There have been reports of atrocities on both sides of the conflict with Amnesty International claiming Iraqi forces executed villagers south of the city
Islamic State militants have executed 40 civilians in Mosul for "treason and collaboration" according to United Nations reports.
The UN Human Rights Office said the bodies of the victims were hung from electrical poles in the eastern Iraqi city.
The Islamic State group also announced it had beheaded six of its own fighters for deserting the battlefield at Kokjali, near Mosul.
The battle to retake Mosul began in late-October when US backed Iraqi and Kurdish forces moved into the outskirts of the city.
Troops have pushed into the east of the city, but it is expected to take weeks of fighting, if not months, to regain full control.
UN Human Rights spokesperson, Ravina Shamdasani said the militant group has committed a list of atrocities in recent weeks with a mass grave south of the city reported to contain around 100 bodies.
The grave was discovered in the town of Hamam al Alil - around 30km from Mosul - on Monday evening.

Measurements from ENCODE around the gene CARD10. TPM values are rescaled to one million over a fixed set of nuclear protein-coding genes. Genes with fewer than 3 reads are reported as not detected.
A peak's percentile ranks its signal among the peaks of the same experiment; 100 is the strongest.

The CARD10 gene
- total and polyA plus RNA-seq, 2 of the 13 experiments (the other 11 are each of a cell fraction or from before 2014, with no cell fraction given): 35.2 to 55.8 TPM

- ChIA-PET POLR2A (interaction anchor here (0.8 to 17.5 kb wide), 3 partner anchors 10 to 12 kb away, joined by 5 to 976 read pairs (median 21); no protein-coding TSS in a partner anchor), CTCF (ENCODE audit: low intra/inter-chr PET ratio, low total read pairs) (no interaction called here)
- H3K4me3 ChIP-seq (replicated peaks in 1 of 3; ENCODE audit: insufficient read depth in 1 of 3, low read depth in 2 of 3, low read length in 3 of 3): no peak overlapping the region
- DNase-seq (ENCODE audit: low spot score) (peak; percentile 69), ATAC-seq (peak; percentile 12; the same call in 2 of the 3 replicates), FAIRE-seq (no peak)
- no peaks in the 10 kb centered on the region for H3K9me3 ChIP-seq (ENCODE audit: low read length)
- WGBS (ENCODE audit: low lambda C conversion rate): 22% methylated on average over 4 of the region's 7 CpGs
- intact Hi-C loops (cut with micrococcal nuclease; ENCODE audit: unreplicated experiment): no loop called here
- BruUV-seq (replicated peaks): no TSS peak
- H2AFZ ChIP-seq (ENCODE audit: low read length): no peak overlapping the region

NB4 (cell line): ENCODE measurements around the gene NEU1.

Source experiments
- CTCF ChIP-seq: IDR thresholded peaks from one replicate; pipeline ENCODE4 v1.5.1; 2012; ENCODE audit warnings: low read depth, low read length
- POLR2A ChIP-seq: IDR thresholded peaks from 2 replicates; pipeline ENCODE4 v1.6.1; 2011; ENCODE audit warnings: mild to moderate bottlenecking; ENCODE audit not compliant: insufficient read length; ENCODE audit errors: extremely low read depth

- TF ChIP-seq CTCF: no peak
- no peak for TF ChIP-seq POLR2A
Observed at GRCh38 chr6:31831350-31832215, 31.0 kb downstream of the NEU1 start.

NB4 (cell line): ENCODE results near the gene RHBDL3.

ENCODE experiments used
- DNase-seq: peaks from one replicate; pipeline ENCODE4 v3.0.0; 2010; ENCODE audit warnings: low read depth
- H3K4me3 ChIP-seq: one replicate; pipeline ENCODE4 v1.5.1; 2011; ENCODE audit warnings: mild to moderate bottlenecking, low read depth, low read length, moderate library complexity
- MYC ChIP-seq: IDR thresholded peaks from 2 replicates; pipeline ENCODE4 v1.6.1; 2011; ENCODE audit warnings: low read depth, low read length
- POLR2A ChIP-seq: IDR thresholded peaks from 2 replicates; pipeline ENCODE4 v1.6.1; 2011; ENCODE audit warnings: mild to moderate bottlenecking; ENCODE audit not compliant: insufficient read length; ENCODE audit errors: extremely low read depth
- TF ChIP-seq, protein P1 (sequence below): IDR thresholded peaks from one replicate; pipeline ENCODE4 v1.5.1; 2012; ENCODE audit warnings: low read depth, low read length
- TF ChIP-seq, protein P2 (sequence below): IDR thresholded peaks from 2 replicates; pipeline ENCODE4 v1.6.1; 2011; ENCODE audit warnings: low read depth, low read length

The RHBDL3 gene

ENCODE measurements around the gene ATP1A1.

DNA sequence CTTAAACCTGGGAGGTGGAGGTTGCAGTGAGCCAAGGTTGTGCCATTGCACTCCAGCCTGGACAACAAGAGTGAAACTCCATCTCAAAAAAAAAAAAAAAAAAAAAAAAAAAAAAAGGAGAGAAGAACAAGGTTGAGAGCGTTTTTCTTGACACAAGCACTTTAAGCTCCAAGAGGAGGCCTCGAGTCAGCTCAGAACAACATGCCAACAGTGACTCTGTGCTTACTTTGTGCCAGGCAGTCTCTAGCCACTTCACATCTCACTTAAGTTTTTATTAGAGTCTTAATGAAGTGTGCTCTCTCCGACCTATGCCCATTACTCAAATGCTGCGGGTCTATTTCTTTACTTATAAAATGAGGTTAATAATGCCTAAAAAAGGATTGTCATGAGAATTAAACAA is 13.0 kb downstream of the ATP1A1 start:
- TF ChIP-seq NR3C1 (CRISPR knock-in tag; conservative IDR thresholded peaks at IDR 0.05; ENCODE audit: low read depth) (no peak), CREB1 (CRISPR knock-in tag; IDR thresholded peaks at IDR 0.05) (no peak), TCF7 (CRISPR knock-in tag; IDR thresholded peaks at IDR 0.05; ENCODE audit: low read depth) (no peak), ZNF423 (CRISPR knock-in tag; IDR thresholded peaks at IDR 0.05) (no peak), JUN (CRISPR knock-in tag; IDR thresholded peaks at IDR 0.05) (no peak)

Ms Shamdasani said there have been reports the militants have stockpiled large amounts of ammonia and sulphur and placed them in civilian locations in Mosul - with the possible intention of using them as chemical weapons.
She said people with explosive belts, thought to be teenagers or young boys, were being deployed in the alleyways of Old Mosul.
Women who have been abducted are being "distributed" to fighters or told they will be used to accompany Islamic State convoys.
There have been reports of atrocities on both sides of the conflict with Amnesty International warning that “fighters wearing Iraqi Federal Police uniforms tortured and extra-judicially executed residents” in villages south of the city.
The human rights organisation said researchers had gathered evidence up to six people were executed without trial - due to suspicions they had ties to Islamic State.
“Deliberately killing captives and other defenceless individuals is prohibited by international humanitarian law and is a war crime,” said Lynn Maalouf, Deputy Director for Research at Amnesty’s Beirut office.
“It is crucial that the Iraqi authorities carry out prompt, thorough, impartial and independent investigations into these crimes under international law, and bring those responsible to justice.”
The UN fears for the safety of up to 1.5 million civilians living in Mosul, after reports that thousands were being rounded up to be used as human shields.
Nearly 1,800 people were killed in and around the city in October, it said. More than 1,100 of them were civilians.